For the targeting effect of probe, tumor tissues were collected at the most accumulation time point and fixed with 2.5% glutaraldehyde and stored at –80 °C. Frozen samples were cryosectioned by microtome at –20 °C into slices of 5 μm thicknesses, and then fixed in cold acetone for 5 min at –20 °C. Nonspecific bindings were blocked over 30 min with PBS containing 10% goat serum. The sections were stained with 50 μg/ml of DAPI staining solution in 100 μl PBS for 15 min. The sections were washed with PBS and analyzed under a fluorescent microscope (Nikon Eclipse 50i, H550S).

To confirm the side effects of Cy5.5-Tf-DTPA-Gd in vivo, the tumor-bearing mice were sacrificed immediately after the completion of MRI and NIRF scans at 24 hour points. While the tumor-bearing mice in same batch without disposal act as blank control. Routine paraffin sections and Hematoxylin and Eosin (H&E) staining according to standard clinical pathology protocols were performed.

Statistical analysis

The data were presented as mean ± SD. values less than 0.05 were considered statistically significant. Means were compared using one-way ANOVA and Student t test. P values less than 0.05 were considered statistically significant.


This study was supported by research grants from National Nature Science Foundation of China (81230030) and Shanghai Engineering Research Center of Molecular Imaging Probes Program (14DZ2251400).


The authors declare no conflict of interest.

Authors’ contribution

Jiali Cai, Bingxin Gu and Fengwen Cao performed the experiments. Shiyuan Liu initiated and supervised the study. Jiali Cai wrote the manuscript. All authors read and approved the final article.


1. Siegel RL, Miller KD and Jemal A. Cancer statistics, 2015. CA Cancer J Clin. 2015; 65:5-29.

2. Bellin M. MR contrast agents, the old and the new. EUR J RADIOL. 2006; 60:314-323.

3. R Mathur-De Vré ML. Biophysical properties and clinical applications of magnetic resonance imaging contrast agents. The British Institute of Radiology. 1995; 68.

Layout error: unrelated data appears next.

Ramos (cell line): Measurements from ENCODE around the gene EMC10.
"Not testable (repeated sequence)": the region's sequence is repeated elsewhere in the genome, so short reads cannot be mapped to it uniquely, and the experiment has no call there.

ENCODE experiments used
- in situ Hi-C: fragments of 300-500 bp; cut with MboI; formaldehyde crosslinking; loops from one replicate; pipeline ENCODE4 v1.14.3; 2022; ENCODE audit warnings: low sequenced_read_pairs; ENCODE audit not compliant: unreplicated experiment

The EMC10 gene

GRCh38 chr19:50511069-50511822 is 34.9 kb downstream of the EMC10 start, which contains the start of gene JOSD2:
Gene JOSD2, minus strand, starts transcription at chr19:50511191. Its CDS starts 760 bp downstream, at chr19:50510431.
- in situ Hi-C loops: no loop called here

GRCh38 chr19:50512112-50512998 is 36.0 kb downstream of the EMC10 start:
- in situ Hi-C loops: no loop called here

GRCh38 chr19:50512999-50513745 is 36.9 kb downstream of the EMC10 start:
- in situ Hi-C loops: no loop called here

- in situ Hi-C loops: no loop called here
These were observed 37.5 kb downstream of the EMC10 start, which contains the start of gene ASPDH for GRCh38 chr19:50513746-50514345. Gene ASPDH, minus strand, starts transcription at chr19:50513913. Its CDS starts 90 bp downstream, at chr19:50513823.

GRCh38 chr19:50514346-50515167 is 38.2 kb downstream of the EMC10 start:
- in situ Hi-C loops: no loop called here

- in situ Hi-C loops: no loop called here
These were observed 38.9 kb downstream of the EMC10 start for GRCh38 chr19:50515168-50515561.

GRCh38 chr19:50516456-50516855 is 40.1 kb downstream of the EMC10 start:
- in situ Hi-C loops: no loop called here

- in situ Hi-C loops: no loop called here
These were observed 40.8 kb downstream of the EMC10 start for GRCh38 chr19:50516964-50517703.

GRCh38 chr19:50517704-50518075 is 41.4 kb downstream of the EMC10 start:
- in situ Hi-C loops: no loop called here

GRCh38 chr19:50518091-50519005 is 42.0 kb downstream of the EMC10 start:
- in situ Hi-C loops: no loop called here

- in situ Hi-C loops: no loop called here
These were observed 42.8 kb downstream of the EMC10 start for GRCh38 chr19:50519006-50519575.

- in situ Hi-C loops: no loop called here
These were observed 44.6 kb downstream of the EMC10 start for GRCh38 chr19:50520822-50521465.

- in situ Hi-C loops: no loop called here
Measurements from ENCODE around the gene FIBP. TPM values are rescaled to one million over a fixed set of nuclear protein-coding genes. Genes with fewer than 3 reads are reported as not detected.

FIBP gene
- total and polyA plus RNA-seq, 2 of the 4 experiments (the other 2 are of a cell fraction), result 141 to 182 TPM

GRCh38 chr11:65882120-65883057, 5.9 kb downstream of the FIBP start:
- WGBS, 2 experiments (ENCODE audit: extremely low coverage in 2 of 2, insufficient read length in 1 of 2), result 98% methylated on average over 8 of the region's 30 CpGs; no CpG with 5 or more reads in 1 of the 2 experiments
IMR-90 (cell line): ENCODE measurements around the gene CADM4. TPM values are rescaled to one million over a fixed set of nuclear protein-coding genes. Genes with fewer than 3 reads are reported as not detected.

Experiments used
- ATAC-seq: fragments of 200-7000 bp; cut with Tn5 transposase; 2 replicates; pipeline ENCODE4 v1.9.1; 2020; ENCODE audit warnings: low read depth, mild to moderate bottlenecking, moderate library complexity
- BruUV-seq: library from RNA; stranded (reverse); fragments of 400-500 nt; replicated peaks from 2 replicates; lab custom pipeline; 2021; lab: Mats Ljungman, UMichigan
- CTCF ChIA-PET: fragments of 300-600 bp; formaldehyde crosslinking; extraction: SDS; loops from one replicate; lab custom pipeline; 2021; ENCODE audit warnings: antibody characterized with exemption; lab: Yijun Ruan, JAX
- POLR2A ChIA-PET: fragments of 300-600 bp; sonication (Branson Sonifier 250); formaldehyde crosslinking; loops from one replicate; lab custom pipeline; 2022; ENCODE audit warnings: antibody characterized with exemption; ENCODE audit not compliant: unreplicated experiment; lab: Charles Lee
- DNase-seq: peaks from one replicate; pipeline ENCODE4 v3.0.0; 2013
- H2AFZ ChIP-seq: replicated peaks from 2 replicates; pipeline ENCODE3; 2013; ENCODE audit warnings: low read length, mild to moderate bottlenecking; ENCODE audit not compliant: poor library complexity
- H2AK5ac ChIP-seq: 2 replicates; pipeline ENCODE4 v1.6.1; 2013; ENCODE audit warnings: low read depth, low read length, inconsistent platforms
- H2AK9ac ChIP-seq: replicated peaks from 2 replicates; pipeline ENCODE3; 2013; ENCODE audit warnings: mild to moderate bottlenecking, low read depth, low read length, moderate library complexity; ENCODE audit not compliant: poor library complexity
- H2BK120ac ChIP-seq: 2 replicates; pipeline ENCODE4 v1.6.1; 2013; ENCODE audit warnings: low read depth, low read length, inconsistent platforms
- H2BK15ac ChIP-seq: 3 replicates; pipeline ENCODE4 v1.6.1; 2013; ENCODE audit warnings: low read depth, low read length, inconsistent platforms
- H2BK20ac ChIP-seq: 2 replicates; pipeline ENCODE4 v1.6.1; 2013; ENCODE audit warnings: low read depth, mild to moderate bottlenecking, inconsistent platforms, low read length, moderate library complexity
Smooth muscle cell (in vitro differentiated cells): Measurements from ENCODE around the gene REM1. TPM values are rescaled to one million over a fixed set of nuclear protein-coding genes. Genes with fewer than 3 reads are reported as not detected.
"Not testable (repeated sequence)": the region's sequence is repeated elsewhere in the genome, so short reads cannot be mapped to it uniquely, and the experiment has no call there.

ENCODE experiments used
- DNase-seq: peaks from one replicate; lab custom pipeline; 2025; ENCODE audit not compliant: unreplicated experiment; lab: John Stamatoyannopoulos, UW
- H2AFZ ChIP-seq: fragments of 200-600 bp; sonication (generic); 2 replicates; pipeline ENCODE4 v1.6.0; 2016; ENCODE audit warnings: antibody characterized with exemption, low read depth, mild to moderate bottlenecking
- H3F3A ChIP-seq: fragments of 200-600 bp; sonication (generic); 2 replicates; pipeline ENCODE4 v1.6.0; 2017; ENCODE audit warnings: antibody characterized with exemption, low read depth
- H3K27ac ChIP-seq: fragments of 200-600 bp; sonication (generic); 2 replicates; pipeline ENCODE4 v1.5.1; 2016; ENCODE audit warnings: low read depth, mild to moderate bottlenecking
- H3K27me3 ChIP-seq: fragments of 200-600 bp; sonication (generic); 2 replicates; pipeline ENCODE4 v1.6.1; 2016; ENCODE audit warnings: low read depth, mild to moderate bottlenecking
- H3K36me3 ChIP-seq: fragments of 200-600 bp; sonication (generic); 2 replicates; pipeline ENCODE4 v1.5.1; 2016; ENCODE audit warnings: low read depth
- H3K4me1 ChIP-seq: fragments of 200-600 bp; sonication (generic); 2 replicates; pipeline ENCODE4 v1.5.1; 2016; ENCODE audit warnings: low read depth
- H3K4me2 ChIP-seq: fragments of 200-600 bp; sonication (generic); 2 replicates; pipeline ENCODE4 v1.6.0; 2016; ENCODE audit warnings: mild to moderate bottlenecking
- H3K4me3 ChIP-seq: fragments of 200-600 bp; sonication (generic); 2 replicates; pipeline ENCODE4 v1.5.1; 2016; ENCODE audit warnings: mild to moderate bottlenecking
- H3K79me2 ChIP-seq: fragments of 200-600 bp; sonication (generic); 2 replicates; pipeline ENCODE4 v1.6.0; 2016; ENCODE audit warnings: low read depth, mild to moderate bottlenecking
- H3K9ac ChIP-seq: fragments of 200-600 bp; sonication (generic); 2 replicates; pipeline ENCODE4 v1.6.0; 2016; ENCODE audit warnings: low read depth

4. Haanns-Joachim Weinmann RCBW. Characteristics of gadolinium DTPA complex a potential NMR contrast agent. Classic Papers In Modern Diagnostic Radiology. 2005; 142:619-624.

5. Weinmann HJ, Brasch RC, Press WR and Wesbey GE. Characteristics of gadolinium-DTPA complex: a potential NMR contrast agent. AJR Am J Roentgenol. 1984; 142:619-624.

6. Grobner T. Gadolinium - a specific trigger for the development of nephrogenic fibrosing dermopathy and nephrogenic systemic fibrosis? NEPHROL DIAL TRANSPL. 2005; 21:1104-1108.

7. Weissleder R and Ntziachristos V. Shedding light onto live molecular targets. NAT MED. 2003; 9:123-128.

8. Xing Y, Zhao J, Conti PS and Chen K. Radiolabeled Nanoparticles for Multimodality Tumor Imaging. THERANOSTICS. 2014; 4:290-306.

9. Hirose M. The structural mechanism for iron uptake and release by transferrins. Bioscience, biotechnology, and biochemistry. 2000; 7:1328-1336.

10. Xu G. Structural Allostery and Binding of the Transferrin middle dot Receptor Complex. MOL CELL PROTEOMICS. 2005; 4:1959-1967.

11. Yifan Cheng OZPA. Structure of the Human Transferrin Receptor-Transferrin Complex. CELL. 2004; 116:565-576.